The common recommendation is 20%. I'm sure a lot here do more than that. Usually the recommendation is 20% to get to FI. But the idea of FI is that you can stop working totally. But what if you like working? Most people like working, they just want to work less. So most I don't think stop working once they are FI. Most people will continue to save after FI but the definition of FI means you shouldn't need to save a penny more.

        This is why I'm against the idea of 20% until you get to FI. I think you can enjoy the journey more along the way. Start saving 20-25%. Establish good habits. Do that for at least 5 years. Then reassess. Are you ahead of plan? Behind? It's likely due to market conditions at that point. If you are ahead of plan, consider cutting savings back to 15-20%. Then reassess again after 5 more years. IF still ahead of plan, save only 10-15%. You get rewarded for starting out with good habits....the reward is having to save less when you are older.

        Additionally, it's a lot harder to spend too if you've been saving for 15-25 years. It should be easier to spend if you have slowly saved less and less over that 15-25 year journey.

        Comment


        • #34
          I appreciate the glide path idea towards retirement. I also think that a gradual clinical slowdown can make for a more successful full retirement for physicians who are busy in their career and can have a difficult time stepping away.

          What I try to instill in my clients is that once you are at the point on the curve where you can save less, it also (usually) means you can work a bit less. Which has the added benefit of... paying less in taxes too. It's a positive reinforcing cycle.
          Cobin Soelberg, M.D., J.D. - Principal & Owner
          Greeley Wealth Management | [email protected]

          Comment


          • #35
            I agree that we're oversaving but at the same time, retiring to nothing in my 40s is inconceivable. Finding a good part time job in medicine is really hard, and working full time into my 60s sounds just as bad as retiring to nothing. It takes a long time to find a good off ramp from medicine, and most of us who are oversaving should be thinking about how to start sooner rather than later. (Otherwise, why oversave?)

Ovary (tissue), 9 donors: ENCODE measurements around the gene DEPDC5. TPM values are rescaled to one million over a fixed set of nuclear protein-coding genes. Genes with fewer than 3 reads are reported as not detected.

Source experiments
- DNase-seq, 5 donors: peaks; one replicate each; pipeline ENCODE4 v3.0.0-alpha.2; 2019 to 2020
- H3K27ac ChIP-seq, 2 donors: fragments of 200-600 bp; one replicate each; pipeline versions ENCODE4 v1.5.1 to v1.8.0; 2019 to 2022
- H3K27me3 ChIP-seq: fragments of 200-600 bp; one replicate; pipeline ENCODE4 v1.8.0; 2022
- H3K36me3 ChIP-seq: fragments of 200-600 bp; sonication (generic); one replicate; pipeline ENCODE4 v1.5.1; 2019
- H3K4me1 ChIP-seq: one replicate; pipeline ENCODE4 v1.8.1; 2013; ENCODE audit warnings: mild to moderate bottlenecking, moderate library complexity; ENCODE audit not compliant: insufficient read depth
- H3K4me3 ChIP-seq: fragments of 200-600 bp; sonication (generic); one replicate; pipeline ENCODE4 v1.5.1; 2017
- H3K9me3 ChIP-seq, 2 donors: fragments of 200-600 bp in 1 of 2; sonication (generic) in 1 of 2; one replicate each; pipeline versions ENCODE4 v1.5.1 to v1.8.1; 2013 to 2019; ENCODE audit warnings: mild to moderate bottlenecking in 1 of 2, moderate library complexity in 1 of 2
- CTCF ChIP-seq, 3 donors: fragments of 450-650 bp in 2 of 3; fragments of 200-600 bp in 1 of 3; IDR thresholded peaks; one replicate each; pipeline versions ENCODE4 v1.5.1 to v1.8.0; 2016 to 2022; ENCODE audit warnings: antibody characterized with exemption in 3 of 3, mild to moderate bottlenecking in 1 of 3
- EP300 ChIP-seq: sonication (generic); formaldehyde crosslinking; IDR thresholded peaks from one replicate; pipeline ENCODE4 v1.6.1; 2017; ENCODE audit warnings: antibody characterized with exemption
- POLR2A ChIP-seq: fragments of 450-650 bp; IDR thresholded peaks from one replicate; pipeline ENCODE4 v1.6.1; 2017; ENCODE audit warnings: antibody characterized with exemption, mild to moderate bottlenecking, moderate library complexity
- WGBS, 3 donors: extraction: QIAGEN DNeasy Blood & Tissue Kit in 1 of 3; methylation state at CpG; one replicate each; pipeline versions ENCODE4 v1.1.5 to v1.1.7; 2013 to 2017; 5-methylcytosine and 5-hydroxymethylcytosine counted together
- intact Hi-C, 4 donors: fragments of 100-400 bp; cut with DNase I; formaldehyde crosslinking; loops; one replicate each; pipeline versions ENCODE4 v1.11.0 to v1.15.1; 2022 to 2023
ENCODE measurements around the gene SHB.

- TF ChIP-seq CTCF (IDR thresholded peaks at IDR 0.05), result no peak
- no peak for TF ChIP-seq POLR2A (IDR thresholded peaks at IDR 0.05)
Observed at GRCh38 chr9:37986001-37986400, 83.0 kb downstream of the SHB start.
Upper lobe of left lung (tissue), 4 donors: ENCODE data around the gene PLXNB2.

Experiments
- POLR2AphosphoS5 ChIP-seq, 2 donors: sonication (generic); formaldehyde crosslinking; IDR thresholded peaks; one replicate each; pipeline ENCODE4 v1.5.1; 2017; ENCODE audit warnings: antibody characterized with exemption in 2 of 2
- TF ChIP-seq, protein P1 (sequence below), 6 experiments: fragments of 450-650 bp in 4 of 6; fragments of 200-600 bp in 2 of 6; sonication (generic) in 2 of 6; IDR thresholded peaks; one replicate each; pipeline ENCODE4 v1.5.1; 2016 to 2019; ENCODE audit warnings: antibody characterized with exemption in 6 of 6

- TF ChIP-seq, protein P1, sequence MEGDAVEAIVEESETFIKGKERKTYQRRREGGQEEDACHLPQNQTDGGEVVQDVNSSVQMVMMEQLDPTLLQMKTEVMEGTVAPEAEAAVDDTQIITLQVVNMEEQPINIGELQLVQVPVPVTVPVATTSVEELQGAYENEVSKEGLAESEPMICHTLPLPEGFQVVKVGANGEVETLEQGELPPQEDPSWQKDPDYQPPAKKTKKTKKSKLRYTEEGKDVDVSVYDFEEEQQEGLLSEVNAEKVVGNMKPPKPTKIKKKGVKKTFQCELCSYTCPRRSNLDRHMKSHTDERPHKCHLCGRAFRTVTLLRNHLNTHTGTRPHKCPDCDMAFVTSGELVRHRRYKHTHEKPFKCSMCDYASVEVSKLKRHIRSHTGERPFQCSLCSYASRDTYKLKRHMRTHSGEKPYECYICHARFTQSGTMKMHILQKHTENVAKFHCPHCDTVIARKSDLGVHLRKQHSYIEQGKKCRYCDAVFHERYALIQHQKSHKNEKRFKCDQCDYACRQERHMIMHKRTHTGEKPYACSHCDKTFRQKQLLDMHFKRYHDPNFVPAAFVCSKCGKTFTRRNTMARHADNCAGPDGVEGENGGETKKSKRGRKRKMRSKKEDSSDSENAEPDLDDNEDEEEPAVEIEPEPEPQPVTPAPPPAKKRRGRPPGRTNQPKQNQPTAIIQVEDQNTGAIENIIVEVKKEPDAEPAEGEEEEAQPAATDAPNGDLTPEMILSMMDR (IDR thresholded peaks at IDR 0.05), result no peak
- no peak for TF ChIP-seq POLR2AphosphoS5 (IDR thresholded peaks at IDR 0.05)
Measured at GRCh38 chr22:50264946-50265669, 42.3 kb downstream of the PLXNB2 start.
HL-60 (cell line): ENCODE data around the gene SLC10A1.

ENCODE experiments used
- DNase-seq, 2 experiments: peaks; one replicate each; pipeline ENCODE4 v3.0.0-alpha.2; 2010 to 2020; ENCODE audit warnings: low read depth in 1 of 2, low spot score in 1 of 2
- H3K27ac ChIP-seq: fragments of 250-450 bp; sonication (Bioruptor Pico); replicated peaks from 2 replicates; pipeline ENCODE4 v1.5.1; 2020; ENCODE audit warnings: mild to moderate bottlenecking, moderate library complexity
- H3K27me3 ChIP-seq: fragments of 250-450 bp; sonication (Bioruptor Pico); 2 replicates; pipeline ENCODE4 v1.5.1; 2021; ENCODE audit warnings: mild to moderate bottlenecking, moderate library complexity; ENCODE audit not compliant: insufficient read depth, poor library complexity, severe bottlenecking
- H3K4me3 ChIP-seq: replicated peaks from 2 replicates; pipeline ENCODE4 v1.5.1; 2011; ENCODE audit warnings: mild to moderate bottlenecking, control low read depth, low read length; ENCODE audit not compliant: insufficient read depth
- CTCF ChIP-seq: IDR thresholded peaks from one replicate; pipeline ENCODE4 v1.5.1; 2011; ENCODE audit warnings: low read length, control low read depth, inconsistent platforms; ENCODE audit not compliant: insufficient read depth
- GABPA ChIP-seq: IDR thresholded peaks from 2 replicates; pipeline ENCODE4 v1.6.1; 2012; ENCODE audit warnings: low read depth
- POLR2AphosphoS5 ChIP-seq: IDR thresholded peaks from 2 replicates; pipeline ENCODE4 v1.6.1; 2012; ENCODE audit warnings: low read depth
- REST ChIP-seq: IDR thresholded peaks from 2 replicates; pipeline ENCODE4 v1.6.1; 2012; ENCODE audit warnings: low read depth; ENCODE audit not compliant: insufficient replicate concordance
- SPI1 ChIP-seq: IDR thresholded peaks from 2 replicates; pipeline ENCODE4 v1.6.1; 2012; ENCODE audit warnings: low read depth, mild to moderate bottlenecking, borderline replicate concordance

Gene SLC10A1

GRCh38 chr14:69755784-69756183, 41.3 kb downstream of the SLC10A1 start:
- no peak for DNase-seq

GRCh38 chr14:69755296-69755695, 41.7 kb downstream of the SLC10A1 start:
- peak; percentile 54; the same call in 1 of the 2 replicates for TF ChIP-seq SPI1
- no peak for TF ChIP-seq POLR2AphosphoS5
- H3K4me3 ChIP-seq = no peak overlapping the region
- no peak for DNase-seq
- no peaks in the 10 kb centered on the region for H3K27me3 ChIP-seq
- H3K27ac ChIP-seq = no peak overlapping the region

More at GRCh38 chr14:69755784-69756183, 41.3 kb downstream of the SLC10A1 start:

Comment


            • #36
              Originally posted by JBME View Post


              This is why I'm against the idea of 20% until you get to FI. I think you can enjoy the journey more along the way. Start saving 20-25%. Establish good habits. Do that for at least 5 years. Then reassess. Are you ahead of plan? Behind? It's likely due to market conditions at that point. If you are ahead of plan, consider cutting savings back to 15-20%. Then reassess again after 5 more years. IF still ahead of plan, save only 10-15%. You get rewarded for starting out with good habits....the reward is having to save less when you are older.
              Doing all this will make my head spin and will make the American public more confused. Better to give one number and stick to it. 20% has a nice ring to it.

              Comment


              • #37
                https://getpocket.com/explore/item/t...=pocket-newtab

                Emerging research suggests that retirement could lead to a decline in your cognitive function, says gerontologist Ross Andel. Anyone who’s retired or thinking about retirement should read this to learn more.

                Comment


                • #38
                  Originally posted by Lithium View Post